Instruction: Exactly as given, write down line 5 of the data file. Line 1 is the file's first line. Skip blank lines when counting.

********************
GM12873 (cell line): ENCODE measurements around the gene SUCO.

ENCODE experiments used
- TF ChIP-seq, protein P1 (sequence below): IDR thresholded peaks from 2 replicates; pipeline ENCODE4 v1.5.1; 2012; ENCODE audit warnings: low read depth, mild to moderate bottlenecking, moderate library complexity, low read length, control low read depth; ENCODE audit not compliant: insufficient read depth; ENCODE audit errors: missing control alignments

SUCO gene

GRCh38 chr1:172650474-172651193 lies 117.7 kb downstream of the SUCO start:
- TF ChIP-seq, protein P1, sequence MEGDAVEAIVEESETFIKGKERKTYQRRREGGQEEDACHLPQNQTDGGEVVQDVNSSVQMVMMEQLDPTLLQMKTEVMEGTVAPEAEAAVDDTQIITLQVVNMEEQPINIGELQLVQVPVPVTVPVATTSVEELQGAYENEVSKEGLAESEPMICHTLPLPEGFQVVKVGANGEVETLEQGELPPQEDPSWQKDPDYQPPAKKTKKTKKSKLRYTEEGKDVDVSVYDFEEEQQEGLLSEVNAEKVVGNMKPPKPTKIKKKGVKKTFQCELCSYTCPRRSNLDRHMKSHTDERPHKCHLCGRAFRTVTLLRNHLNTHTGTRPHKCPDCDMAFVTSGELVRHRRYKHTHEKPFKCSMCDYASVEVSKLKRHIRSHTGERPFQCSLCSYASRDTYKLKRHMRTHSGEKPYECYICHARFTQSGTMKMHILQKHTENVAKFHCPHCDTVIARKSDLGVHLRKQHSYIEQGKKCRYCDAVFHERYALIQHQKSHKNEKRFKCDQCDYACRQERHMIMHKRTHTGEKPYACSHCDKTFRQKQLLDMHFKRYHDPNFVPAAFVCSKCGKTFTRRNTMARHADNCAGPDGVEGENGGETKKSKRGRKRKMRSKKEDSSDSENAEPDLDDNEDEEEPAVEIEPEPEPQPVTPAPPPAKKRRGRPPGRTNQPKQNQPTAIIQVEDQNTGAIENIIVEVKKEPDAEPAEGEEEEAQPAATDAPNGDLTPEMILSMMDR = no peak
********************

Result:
GRCh38 chr1:172650474-172651193 lies 117.7 kb downstream of the SUCO start: